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Heartworm Disease

18th January 2018

The warm weather brings barbecues and the opportunity to enjoy the great outdoors without getting too cold. Unfortunately, it also brings mosquitos. While this is not too much of a problem in the New England area, if you travel with your dog, prevention should be something you consider. 

These little biting insects are a nuisance to us but can be much more dangerous to our pets. They spread heartworms, a parasite that can cause lung disease and heart failure. While the wide range of preventative products available today mean that heartworm disease isn’t as common as it once was, it’s still a significant risk to a pet’s health and in fact, their life.

The mosquito is an essential part of the heartworm lifecycle. They survive on blood and when they bite an infected dog and drink their blood, they also take up the immature worms. These worms then develop further in the mosquito’s body before being transferred to another dog as they feed. Without mosquitos there is no spread of heartworm between dogs.

The immature worms grow into adults and make their home in a dog’s heart and in the arteries leading to their lungs. It can take several years for dogs to show symptoms of heartworm disease, so owners won’t notice when their pet first becomes infected. Often the first sign is a soft cough but if the condition isn’t diagnosed and treated, dogs develop lethargy, rapid breathing and fluid accumulation in their abdomen. Ultimately, they may collapse. Heartworm disease can also affect cats. Again, symptoms include coughing and weight loss. If you share your life with a ferret, they too are at risk of heartworm disease. Heartworm infection is detected in dogs and ferrets with a simple blood test however it’s not quite so straightforward in cats. There are a number of conditions that cause similar symptoms in cats and blood tests are less accurate in this species.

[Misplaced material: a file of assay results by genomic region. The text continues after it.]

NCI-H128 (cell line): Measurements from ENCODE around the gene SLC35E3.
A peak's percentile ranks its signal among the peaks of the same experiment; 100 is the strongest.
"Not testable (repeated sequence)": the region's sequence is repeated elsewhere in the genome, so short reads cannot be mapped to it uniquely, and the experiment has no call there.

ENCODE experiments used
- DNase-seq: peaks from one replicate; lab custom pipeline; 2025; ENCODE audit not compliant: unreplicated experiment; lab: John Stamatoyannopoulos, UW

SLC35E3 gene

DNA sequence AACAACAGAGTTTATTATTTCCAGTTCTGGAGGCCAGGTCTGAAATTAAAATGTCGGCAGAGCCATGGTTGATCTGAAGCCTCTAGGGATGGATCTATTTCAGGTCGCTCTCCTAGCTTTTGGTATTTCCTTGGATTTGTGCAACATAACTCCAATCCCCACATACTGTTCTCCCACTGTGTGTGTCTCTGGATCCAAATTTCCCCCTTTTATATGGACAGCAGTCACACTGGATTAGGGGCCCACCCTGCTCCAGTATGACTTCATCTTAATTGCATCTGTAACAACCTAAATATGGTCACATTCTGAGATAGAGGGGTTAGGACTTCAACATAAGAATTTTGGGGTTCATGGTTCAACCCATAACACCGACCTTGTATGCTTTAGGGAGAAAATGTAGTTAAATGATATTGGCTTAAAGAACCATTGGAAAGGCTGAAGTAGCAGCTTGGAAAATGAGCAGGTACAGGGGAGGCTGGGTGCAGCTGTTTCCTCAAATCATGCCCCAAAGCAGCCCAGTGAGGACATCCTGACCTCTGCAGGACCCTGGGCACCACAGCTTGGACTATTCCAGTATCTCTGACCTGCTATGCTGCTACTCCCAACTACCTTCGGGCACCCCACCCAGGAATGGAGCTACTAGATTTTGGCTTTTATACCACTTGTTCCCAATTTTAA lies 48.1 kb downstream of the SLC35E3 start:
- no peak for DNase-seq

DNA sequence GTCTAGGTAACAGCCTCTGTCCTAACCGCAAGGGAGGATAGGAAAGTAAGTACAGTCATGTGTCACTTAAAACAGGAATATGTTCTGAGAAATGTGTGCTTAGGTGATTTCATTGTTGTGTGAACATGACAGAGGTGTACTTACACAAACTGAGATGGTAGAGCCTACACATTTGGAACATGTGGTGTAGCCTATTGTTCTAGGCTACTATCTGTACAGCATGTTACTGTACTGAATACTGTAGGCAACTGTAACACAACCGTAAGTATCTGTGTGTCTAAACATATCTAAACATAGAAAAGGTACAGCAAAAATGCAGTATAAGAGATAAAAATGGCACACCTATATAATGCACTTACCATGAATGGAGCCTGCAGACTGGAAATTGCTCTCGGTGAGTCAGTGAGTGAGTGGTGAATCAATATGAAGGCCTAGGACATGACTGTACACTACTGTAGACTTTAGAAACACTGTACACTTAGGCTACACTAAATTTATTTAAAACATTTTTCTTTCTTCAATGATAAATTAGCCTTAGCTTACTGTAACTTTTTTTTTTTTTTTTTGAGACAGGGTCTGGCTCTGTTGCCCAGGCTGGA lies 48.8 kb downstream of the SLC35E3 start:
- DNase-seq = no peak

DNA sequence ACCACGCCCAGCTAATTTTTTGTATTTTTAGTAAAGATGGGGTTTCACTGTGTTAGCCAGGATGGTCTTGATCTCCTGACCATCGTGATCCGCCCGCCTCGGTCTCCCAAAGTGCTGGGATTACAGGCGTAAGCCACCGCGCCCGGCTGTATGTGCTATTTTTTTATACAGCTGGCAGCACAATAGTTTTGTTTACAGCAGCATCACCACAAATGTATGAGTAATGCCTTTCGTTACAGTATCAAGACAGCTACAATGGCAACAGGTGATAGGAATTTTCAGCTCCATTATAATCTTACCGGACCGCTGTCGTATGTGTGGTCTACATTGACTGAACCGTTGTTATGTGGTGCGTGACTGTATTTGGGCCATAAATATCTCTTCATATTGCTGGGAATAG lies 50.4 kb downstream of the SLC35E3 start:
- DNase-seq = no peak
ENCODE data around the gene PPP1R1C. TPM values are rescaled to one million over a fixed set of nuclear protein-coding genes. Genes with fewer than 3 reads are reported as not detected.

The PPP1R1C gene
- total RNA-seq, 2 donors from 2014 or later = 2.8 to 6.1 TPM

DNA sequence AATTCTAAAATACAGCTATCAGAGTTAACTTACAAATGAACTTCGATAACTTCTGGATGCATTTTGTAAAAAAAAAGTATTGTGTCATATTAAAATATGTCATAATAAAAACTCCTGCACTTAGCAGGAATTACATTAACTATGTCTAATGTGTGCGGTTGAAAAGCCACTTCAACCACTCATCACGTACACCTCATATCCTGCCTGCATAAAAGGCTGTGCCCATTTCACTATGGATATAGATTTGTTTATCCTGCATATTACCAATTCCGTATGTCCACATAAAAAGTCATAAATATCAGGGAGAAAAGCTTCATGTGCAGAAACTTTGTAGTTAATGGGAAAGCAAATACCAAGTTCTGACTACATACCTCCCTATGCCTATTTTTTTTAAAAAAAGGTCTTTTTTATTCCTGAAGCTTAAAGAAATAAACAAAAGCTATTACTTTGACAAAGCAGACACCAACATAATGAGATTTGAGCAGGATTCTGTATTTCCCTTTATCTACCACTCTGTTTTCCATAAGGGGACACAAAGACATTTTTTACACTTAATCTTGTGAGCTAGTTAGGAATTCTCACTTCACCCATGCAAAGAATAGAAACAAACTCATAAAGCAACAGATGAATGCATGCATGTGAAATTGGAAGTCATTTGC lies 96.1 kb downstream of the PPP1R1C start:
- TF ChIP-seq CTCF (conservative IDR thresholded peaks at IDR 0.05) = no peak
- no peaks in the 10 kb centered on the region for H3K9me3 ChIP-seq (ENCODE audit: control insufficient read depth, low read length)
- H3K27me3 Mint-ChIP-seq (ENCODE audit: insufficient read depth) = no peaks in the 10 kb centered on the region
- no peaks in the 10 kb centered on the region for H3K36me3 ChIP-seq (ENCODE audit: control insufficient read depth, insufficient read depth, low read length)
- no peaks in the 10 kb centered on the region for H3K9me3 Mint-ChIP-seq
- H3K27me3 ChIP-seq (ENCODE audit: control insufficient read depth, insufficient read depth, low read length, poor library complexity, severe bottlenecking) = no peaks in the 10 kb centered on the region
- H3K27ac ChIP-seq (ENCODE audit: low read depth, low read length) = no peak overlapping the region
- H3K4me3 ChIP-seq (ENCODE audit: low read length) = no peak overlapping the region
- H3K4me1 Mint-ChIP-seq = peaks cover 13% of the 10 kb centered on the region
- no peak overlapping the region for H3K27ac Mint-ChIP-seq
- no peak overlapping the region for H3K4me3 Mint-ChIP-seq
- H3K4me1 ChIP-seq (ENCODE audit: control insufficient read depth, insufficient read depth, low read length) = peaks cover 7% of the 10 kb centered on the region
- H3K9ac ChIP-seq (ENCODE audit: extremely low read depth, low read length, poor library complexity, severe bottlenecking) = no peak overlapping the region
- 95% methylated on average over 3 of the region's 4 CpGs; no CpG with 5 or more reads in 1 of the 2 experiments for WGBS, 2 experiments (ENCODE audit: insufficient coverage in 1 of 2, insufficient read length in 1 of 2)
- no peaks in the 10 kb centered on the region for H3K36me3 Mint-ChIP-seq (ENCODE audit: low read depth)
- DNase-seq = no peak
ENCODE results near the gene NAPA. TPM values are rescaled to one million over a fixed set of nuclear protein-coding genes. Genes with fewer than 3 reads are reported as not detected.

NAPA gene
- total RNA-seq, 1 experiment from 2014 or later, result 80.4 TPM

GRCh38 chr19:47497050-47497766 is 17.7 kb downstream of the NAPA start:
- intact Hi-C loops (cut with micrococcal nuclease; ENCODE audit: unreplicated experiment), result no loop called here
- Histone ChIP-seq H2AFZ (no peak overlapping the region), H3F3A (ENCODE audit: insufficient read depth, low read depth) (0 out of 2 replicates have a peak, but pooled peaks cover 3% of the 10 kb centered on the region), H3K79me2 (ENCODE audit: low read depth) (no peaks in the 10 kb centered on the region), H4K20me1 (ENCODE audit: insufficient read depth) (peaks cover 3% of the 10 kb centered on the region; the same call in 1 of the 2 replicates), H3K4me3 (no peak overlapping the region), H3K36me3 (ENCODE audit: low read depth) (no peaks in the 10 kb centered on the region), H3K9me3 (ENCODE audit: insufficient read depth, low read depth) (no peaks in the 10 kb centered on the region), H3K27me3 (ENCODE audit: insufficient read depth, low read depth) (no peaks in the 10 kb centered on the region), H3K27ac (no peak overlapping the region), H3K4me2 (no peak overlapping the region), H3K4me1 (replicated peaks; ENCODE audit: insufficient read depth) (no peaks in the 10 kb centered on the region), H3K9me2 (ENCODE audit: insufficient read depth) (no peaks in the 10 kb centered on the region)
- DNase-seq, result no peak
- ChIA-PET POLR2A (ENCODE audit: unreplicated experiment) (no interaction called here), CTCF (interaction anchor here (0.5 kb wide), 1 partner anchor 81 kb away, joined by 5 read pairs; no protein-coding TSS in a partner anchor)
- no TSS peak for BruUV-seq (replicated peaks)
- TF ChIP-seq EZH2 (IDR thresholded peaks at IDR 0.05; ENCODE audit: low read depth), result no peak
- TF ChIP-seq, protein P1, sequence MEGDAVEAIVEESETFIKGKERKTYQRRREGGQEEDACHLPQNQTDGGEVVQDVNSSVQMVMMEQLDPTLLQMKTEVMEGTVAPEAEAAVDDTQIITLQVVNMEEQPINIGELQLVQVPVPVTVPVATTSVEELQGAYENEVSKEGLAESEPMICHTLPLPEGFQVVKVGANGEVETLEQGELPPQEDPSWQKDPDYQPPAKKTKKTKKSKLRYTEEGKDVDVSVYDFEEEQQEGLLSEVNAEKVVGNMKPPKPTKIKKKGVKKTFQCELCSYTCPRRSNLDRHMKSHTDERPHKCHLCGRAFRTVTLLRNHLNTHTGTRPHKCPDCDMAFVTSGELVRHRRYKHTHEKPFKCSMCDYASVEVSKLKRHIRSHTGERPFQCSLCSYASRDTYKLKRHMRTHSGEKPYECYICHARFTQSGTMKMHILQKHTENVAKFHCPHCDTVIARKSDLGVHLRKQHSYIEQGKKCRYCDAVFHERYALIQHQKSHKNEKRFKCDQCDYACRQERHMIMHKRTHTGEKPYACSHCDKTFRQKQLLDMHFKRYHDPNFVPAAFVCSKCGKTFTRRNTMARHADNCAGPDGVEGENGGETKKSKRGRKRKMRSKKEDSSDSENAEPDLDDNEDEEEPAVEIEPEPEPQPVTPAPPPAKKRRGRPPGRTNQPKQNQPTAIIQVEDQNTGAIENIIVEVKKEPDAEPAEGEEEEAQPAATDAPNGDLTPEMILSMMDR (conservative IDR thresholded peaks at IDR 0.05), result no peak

Heartworm can be fatal. Treatment of heartworm disease in dogs can be complicated and for our feline friends, there is no safe way of killing the adult worms. Treatment of heartworm disease in cats is aimed at controlling symptoms. Fortunately, there are a number of products that will prevent a pet from developing the disease. These products don’t stop infection with the worms, but they kill the immature parasites before they become adults and cause damage to the heart and lungs. Some products just control heartworm while others also kill multiple parasites including fleas, ticks and intestinal worms. If your pet doesn’t like the idea of taking a tablet, then you may prefer to use a spot on liquid that’s applied to the back of the neck.

Heartworm is a serious and potentially fatal disease, but it can be avoided. We would be happy to show you the range of products available to control heartworm. We can help you choose a product that is easy for you to use and easy to remember and show you how to use it correctly. Don’t let your pet fall victim to a preventable disease.